Since I first posted about Drivers for Jarvis, I continue to receive new requests from across TO from those who want to join the campaign!
I’ve pasted some recent photos below, and the full list can be found on the Cycle Toronto website.
Wanna add your name to the list? Get in touch: firstname.lastname@example.org
Six months ago, the Fourth Wall exhibit was installed at the Urbanspace Gallery for a successful three month visit. The exhibit explores 36 proposals aimed at transforming our local democracy. At the end of January, the exhibit was removed from the walls of the gallery, and we’ve been trying to figure out how to bring it back to life in other formats. Continue reading
Nick Cluley (a great guy, in my opinion) has written a long blog post explaining why he supports changing the name of the Toronto Cyclists Union to ‘Cycle Toronto’. As I’ve already written, I’m a fan of keeping the name as it is. But more importantly, I’m a fan of democracy and debate, and I’m glad Nick has contributed to the online debate, and I think it’s great that this choice is being carried out in a democratic way, with all members having a say.
I encourage members to take the time to read Nick’s post, and then vote however you wish. The main thing is that after the vote, we all get back to work and focus on our shared goal: more bikes on the streets, and safer roads for everyone. Continue reading
On May 2nd, members of the Toronto Cyclists Union will vote on a proposal to re-brand the organization and change the name to Cycle Toronto. I’m encouraging members to vote ‘no’, and this blog post explains why.
First, let me say that I think the discussion is a healthy one to have, and I think it’s great that the Board of Directors has put this proposal forward. Re-evaluating a brand, and exploring re-branding is a positive exercise for any non-profit or corporation.
In the end, there will always be benefits and drawbacks to a name-change. So, the question is simply: do the benefits outweigh the drawbacks? So, let’s explore both. Continue reading
A couple of months ago, I was thinking about how difficult it can be to explain the ways in which our voting system is a total scam. When given 15 or 20 minutes, it’s easy to break down the mathematical insanity that we call “first past the post”. But if you’ve only got 2 or 3 minutes, it’s hard to describe the polarising, divisive and unfair characteristics of ‘vote-splitting’ and ‘strategic-voting’.
So I designed an “Election Quilt” that would allow someone to easily facilitate an interactive presentation, in mere minutes, that clearly shows why our voting system is a national disgrace.
Last year, Toronto City Council voted to remove the bike lanes on Jarvis Street. This was done without any public consultation, without the support of the local Councillor and against the advice of City Staff. It was a political move that puts the safety of hundreds of cyclists at risk. Luckily, the bike lanes have not yet been removed.
I’m working on a project, with Cycle Toronto, called ‘Drivers for Jarvis‘. We want to show that the debate about Jarvis Street isn’t about cyclists vs drivers. It’s about safety vs rhetoric. It’s about sharing the road vs hogging the road. It’s about common sense. Continue reading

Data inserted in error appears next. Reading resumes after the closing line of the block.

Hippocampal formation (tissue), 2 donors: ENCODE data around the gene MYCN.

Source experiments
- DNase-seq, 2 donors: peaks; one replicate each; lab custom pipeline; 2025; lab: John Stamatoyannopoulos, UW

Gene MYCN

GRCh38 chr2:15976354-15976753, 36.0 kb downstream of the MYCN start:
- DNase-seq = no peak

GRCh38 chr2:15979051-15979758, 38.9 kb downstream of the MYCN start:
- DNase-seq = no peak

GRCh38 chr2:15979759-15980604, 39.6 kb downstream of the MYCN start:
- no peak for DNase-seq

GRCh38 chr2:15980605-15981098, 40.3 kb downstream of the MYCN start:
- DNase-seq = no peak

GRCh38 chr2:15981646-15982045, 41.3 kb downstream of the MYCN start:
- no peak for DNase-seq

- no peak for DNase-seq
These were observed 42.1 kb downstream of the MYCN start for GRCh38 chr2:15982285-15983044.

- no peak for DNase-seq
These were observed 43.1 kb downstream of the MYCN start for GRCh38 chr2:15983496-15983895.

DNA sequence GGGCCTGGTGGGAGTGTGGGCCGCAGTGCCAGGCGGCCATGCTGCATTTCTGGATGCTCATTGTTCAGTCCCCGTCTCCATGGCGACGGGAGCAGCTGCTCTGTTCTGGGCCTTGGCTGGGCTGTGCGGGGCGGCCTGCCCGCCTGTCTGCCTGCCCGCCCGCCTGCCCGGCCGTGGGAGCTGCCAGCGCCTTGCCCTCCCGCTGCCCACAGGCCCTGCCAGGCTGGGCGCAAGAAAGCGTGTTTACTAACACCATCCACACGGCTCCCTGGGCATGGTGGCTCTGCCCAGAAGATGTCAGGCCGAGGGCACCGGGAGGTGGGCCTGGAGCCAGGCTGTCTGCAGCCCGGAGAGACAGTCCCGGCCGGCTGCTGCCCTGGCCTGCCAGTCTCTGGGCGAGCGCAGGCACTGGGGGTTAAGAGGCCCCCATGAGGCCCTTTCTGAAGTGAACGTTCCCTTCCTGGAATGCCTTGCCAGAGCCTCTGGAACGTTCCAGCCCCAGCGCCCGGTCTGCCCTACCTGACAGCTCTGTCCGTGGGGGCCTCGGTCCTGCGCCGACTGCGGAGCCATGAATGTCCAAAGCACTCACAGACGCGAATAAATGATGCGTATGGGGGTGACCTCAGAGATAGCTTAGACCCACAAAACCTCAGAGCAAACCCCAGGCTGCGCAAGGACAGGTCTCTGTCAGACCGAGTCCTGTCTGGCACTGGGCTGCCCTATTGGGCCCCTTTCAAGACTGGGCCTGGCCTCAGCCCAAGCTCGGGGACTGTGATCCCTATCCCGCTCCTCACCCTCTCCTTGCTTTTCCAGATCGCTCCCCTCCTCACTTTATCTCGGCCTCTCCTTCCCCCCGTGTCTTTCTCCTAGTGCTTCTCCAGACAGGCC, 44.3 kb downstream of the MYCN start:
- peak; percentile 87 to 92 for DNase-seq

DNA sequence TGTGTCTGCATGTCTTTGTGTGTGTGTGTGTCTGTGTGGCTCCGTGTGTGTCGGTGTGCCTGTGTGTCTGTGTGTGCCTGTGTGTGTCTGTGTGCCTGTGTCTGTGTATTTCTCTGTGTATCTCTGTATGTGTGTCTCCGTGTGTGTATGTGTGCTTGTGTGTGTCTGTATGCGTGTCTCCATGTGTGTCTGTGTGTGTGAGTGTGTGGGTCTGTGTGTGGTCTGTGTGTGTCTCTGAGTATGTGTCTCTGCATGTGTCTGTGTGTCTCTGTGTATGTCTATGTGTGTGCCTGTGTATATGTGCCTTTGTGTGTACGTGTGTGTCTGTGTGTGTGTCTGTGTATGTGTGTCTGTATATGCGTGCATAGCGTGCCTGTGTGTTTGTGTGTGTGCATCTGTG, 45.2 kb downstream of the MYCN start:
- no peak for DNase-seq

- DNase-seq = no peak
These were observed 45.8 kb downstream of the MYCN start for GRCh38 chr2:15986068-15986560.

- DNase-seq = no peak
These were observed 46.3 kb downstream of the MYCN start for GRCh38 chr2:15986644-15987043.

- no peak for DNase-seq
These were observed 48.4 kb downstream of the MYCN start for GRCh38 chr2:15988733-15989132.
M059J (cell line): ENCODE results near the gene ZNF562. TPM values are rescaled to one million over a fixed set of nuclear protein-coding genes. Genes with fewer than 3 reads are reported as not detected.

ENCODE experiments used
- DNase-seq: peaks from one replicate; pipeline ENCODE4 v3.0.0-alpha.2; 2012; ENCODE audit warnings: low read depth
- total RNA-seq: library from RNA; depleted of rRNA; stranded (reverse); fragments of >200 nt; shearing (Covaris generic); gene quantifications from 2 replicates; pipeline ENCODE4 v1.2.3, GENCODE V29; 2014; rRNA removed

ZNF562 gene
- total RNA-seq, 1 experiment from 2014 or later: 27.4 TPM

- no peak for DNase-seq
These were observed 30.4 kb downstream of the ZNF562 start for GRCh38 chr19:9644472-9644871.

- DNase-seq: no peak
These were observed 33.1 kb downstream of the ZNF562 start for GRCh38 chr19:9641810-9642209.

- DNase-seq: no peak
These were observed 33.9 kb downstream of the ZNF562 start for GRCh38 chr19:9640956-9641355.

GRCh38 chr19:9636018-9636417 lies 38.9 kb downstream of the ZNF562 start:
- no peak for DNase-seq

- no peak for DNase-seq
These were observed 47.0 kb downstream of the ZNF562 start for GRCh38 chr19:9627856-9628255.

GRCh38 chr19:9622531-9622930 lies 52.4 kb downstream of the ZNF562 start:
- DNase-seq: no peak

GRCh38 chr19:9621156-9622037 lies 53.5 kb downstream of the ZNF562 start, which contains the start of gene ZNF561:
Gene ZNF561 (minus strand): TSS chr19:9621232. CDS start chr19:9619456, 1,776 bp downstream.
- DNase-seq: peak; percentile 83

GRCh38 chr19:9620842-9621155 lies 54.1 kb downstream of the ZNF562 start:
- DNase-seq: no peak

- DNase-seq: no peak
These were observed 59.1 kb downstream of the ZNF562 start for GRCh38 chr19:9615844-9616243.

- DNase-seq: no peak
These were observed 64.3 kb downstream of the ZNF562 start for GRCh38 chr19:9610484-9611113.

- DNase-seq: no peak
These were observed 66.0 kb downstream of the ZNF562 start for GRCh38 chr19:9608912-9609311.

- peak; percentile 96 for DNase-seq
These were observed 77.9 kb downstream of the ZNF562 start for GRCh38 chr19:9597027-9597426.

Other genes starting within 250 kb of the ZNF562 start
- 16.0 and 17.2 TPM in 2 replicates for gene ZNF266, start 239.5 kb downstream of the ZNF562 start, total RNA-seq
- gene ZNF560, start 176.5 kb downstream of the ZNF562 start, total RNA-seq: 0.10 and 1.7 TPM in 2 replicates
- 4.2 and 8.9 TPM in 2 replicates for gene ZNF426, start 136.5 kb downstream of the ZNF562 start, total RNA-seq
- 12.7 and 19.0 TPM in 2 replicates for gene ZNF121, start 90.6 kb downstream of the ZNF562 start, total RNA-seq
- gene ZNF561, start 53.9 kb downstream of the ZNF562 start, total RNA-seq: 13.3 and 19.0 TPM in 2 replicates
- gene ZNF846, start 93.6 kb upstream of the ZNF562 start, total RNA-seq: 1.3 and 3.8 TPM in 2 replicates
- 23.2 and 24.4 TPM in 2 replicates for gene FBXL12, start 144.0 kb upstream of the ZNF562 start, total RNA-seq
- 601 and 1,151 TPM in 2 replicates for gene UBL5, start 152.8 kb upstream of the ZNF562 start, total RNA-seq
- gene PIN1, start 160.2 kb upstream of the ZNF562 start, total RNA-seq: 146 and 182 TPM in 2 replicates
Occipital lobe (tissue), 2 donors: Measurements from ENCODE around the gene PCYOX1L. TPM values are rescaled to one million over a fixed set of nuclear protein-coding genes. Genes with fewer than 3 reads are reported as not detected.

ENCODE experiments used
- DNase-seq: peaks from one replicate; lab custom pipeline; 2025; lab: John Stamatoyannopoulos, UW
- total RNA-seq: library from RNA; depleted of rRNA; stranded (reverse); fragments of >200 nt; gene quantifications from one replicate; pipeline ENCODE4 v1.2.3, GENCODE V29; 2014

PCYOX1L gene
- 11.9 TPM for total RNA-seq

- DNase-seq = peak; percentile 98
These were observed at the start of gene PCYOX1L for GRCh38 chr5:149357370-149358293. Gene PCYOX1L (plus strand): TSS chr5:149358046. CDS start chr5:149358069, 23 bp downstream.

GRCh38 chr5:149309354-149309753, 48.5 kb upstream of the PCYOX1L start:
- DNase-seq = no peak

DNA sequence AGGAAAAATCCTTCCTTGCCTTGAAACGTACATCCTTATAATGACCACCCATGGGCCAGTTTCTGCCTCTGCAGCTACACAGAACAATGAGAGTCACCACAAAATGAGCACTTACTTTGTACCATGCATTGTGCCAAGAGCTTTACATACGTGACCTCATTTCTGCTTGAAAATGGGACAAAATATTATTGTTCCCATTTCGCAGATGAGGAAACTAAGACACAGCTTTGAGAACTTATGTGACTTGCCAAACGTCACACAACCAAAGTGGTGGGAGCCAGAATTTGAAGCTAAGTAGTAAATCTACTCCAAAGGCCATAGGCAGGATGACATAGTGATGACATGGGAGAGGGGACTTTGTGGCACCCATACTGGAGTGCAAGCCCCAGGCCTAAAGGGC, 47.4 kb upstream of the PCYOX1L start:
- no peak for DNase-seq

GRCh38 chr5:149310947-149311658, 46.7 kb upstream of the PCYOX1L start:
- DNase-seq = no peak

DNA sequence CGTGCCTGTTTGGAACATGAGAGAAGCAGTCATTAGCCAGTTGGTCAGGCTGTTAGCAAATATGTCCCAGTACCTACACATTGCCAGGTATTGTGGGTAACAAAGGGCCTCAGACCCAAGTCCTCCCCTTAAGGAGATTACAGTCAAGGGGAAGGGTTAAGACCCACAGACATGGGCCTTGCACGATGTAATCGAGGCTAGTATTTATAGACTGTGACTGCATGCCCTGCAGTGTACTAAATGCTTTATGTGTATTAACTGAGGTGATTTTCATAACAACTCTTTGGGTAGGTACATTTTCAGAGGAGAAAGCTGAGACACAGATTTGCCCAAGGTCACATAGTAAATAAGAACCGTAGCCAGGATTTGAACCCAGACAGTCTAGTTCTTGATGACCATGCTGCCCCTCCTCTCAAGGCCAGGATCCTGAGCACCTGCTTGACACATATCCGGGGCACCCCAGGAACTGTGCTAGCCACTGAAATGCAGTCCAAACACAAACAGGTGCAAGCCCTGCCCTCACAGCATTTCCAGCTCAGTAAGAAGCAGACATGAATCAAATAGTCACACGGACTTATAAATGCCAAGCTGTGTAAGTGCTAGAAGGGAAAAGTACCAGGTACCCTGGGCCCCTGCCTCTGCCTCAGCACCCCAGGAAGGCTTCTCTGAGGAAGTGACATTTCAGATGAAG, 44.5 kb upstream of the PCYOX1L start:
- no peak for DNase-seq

17 recommendations going to City Hall this week
It’s been three months since I launched the ‘Fourth Wall’ exhibit, exploring ways to make local politics more inclusive, accessible and participatory.
The response has been overwhelming, with hundreds of people attending the gallery including student groups, City staff, City Councillors, journalists, the mayor of Calgary, and my mom.
Last year, just before the municipal election, I launched the Ranked Ballot Initiative of Toronto (RaBIT) with a group of colleagues and friends. Now, a year later, we’ve got great momentum, and the support of City Councillors from across the political spectrum.
Today we just announced our first ten official endorsements from City Council, and there will surely be more to come in the New Year!
I’ve written a couple of of blog posts recently that are critical of the Monster LED Billboards that have been proposed for Toronto’s highways and residential neighbourhoods.
I don’t like to always be negative, so I’m going to write something positive today: Continue reading
It’s been just over a month since the Fourth Wall exhibit launched at the Urban Space Gallery, and I can’t tell you how inspired and amazed I am by the public response. I knew that a handful of municipal geeks would be into it, and some long-time urban activists… but I didn’t expect a non-stop flow of students, civil servants, politicians, journalists, etc.
I’ve been leading tours through the exhibit, almost daily. And each group brings with them a different point of view and different suggestions/questions. And no matter what their age, or background, or career, they all seem genuinely interested in the subject matter – even the students who are forced to be there!